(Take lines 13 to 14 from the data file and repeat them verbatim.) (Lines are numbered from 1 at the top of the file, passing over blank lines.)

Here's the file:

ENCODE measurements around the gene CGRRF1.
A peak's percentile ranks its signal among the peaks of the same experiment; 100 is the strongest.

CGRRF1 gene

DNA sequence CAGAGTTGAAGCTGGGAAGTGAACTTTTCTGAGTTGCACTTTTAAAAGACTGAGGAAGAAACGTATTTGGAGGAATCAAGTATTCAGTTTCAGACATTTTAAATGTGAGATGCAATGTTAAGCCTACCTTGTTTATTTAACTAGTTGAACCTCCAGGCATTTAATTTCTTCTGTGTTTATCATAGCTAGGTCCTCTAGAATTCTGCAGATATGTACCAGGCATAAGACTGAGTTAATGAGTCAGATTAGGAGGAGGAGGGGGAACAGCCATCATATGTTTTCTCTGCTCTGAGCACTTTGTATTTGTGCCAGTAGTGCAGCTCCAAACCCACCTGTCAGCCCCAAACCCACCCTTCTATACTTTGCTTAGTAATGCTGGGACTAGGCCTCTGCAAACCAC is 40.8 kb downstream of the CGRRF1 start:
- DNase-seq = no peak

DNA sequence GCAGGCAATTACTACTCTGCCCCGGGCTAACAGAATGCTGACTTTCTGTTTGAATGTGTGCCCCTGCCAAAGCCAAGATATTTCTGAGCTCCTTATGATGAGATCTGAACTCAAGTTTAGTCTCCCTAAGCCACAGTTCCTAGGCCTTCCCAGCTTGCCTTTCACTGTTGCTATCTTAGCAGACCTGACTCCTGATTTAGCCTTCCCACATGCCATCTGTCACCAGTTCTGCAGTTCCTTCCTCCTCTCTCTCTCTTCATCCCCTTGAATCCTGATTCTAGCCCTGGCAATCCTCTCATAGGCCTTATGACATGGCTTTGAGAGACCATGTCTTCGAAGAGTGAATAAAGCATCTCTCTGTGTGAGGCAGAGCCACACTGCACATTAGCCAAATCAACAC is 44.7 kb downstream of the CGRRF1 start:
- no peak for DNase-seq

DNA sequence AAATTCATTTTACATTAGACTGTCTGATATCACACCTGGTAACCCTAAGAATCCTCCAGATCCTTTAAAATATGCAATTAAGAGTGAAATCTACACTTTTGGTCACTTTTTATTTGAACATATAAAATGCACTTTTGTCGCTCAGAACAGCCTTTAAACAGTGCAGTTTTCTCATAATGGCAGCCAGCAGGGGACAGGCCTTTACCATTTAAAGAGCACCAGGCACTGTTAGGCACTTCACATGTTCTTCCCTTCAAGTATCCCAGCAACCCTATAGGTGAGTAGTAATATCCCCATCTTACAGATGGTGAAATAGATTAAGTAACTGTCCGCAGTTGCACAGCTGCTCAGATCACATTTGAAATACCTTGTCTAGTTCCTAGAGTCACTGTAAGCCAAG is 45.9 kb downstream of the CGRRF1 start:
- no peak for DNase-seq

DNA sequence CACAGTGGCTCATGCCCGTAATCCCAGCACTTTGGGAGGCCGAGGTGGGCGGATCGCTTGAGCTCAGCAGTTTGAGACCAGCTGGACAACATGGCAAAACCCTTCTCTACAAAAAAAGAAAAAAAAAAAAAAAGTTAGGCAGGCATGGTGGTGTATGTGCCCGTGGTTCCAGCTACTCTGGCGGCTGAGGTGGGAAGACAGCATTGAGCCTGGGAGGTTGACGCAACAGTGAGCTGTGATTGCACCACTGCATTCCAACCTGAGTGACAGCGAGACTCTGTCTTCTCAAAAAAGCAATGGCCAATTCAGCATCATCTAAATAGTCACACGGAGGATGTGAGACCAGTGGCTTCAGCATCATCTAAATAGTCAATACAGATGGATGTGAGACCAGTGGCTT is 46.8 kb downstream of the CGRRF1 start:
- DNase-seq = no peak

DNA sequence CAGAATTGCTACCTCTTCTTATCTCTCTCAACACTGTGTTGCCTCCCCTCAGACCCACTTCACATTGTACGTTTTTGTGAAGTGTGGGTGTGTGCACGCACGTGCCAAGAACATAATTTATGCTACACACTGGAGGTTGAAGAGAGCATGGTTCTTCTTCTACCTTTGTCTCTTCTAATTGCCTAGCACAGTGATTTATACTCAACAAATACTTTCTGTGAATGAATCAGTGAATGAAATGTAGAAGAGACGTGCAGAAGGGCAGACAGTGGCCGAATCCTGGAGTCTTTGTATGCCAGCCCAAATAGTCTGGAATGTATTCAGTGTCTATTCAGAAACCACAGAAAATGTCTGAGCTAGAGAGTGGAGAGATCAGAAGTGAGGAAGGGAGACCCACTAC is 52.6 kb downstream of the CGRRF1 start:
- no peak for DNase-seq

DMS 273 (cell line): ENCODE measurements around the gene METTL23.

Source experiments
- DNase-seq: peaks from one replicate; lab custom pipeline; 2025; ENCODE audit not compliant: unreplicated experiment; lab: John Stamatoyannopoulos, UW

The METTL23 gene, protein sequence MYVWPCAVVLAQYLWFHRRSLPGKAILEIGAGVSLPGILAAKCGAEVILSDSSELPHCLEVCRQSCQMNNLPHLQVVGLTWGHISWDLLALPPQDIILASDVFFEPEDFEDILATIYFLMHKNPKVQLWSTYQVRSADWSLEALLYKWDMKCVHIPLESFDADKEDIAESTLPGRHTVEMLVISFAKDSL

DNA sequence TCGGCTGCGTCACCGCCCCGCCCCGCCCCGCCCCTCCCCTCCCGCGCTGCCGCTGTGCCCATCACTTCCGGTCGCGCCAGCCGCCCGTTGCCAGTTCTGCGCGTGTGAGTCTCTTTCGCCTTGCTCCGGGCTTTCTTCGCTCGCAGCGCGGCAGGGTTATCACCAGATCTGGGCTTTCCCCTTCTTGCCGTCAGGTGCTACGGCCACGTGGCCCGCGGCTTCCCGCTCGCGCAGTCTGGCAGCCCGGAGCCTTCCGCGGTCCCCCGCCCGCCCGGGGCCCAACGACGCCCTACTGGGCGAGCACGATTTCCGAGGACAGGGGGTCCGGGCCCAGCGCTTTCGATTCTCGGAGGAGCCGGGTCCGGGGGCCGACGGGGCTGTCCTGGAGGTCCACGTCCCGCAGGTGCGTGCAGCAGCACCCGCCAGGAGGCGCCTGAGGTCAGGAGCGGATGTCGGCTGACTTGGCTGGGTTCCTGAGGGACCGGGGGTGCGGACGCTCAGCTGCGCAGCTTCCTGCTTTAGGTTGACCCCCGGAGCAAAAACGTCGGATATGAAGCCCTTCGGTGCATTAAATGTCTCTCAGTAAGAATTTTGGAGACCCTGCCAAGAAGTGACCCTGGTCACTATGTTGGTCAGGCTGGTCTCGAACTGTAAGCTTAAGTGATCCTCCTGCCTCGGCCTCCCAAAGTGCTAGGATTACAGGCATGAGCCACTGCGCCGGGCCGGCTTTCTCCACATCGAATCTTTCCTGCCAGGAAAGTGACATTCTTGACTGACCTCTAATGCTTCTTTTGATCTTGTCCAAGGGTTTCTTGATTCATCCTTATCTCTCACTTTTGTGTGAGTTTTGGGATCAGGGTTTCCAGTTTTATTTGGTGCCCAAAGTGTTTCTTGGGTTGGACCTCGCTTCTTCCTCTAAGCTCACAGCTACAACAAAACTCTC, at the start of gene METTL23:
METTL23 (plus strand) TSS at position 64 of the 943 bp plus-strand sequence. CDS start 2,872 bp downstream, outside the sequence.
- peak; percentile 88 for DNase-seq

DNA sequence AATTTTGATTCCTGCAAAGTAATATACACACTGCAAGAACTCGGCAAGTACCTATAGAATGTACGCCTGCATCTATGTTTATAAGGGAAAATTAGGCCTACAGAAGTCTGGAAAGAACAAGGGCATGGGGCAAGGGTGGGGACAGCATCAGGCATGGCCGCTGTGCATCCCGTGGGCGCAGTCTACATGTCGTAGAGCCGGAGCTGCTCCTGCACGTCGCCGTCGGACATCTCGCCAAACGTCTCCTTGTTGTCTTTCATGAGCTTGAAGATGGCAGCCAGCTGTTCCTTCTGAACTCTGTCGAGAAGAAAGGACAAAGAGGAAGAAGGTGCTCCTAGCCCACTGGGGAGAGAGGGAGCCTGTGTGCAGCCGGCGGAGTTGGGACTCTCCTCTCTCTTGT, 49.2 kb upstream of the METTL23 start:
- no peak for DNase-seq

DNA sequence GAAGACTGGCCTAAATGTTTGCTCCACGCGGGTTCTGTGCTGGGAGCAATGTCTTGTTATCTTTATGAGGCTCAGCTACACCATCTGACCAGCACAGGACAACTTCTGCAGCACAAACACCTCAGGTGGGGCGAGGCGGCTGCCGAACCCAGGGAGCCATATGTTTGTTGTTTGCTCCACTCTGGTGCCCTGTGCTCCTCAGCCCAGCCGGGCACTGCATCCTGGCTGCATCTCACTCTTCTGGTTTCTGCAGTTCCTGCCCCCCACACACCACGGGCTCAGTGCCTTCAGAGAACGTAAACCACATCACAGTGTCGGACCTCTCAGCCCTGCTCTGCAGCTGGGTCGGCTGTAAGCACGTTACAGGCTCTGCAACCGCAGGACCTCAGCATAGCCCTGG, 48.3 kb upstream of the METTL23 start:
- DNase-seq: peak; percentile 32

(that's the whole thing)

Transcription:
- no peak for DNase-seq

DMS 273 (cell line): ENCODE measurements around the gene METTL23.